Louis Napoleon, exiled heir to the Bonaparte throne graduated from the Royal Military College, and with the outbreak of the Anglo Zulu War in 1879, he requested that he be permitted to travel to South Africa to gain military experience.
He arrived in Durban in March 1879 and after a short while joined the British forces at Dundee. He requested permission to scout ahead of the column in the area near Fort Newdigate. Permission was granted and on the morning of June 1, accompanied by Lt. J. B. Carey and an incomplete escort they set off with the intention of gathering the balance of the escort party from passing patrols.
They never encountered any patrols and by noon had reached the hill known as Mabulawayo. They moved on to a deserted homestead about 250 metres from the Jojosi River for coffee.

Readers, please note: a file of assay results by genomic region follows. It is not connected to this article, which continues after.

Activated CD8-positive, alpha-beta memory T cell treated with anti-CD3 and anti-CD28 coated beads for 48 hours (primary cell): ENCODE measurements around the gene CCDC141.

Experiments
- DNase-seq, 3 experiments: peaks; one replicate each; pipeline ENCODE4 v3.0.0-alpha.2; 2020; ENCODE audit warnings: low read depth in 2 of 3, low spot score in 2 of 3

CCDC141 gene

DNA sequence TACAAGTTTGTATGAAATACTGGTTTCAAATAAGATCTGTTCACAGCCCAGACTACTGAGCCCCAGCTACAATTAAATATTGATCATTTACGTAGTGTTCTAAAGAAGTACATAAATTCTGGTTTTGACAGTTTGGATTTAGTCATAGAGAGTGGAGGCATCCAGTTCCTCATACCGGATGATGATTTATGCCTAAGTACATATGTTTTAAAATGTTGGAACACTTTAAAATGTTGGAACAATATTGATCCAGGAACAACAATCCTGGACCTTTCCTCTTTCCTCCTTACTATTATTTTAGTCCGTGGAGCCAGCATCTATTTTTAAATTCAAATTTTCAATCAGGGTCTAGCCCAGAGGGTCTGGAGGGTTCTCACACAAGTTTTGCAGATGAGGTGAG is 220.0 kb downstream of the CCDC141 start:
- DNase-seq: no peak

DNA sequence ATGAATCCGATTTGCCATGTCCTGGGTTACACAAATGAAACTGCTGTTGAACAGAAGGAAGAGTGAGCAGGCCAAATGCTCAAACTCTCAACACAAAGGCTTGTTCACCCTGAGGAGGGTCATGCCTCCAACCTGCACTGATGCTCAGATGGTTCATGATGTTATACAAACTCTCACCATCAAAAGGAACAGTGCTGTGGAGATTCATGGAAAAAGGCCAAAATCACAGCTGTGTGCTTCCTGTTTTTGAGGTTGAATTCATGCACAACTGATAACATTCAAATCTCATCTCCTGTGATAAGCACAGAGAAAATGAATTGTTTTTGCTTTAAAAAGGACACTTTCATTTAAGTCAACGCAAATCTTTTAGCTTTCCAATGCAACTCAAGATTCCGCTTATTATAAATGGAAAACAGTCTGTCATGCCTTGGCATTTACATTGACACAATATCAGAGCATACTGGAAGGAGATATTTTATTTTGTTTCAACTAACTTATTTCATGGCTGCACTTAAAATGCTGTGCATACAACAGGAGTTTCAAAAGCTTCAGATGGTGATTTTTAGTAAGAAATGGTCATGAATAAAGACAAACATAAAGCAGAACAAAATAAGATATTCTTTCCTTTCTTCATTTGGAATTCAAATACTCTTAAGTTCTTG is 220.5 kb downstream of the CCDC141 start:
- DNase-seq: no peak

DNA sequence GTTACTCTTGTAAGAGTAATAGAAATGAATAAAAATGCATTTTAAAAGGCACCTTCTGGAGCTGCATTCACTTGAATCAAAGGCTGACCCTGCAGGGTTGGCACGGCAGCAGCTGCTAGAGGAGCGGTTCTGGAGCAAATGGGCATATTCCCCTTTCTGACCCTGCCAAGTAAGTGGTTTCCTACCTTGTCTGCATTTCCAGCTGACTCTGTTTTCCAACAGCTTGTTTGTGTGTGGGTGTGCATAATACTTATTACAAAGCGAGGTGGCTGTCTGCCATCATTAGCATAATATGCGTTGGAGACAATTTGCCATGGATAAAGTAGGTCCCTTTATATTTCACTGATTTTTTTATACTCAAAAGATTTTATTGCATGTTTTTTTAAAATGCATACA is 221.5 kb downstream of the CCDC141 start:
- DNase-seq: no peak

A Zulu guide reported that a Zulu warrior had been seen in the vicinity. As the party remounted they were shot at by a group of warriors hiding in nearby a maize field.
The Prince’s horse bolted and he retreated to a nearby donga where he was overrun by the Zulus and died from 17 stab wounds. His body and those of Troopers Able and Rogers were recovered the following day and a funeral service was held.
Louis Napoleon’s body was embalmed and sent to Simon’s Town en route to Britain where it arrived early in July 1879.
Queen Victoria ordered a memorial cross be erected at the site and on the anniversary of the incident, the Prince’s mother Empress Eugenie visited the site.
A wall was built around the site which includes several trees that were planted in the early 1900’s.